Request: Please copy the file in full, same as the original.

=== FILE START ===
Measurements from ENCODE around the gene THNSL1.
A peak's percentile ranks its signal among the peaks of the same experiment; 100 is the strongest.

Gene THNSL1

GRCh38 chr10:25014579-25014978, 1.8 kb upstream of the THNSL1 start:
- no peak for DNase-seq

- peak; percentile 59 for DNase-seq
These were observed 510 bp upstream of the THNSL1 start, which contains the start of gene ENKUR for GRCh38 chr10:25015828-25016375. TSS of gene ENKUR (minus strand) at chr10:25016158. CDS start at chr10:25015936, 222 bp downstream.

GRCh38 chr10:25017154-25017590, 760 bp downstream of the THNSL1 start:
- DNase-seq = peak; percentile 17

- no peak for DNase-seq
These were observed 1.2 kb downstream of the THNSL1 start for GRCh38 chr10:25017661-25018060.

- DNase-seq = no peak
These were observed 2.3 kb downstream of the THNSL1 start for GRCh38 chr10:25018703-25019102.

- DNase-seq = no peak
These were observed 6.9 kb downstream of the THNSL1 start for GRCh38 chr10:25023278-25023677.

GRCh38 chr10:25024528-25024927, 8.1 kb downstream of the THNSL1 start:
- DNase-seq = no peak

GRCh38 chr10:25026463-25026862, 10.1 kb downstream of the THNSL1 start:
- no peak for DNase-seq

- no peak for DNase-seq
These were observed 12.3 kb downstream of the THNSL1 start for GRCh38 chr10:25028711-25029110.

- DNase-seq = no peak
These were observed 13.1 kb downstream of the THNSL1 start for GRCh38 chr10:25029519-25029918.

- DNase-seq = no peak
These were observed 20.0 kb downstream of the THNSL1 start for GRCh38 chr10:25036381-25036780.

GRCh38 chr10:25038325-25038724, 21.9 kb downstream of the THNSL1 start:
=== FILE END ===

Measurements from ENCODE around the gene THNSL1.
A peak's percentile ranks its signal among the peaks of the same experiment; 100 is the strongest.

Gene THNSL1

GRCh38 chr10:25014579-25014978, 1.8 kb upstream of the THNSL1 start:
- no peak for DNase-seq

- peak; percentile 59 for DNase-seq
These were observed 510 bp upstream of the THNSL1 start, which contains the start of gene ENKUR for GRCh38 chr10:25015828-25016375. TSS of gene ENKUR (minus strand) at chr10:25016158. CDS start at chr10:25015936, 222 bp downstream.

GRCh38 chr10:25017154-25017590, 760 bp downstream of the THNSL1 start:
- DNase-seq = peak; percentile 17

- no peak for DNase-seq
These were observed 1.2 kb downstream of the THNSL1 start for GRCh38 chr10:25017661-25018060.

- DNase-seq = no peak
These were observed 2.3 kb downstream of the THNSL1 start for GRCh38 chr10:25018703-25019102.

- DNase-seq = no peak
These were observed 6.9 kb downstream of the THNSL1 start for GRCh38 chr10:25023278-25023677.

GRCh38 chr10:25024528-25024927, 8.1 kb downstream of the THNSL1 start:
- DNase-seq = no peak

GRCh38 chr10:25026463-25026862, 10.1 kb downstream of the THNSL1 start:
- no peak for DNase-seq

- no peak for DNase-seq
These were observed 12.3 kb downstream of the THNSL1 start for GRCh38 chr10:25028711-25029110.

- DNase-seq = no peak
These were observed 13.1 kb downstream of the THNSL1 start for GRCh38 chr10:25029519-25029918.

- DNase-seq = no peak
These were observed 20.0 kb downstream of the THNSL1 start for GRCh38 chr10:25036381-25036780.

GRCh38 chr10:25038325-25038724, 21.9 kb downstream of the THNSL1 start: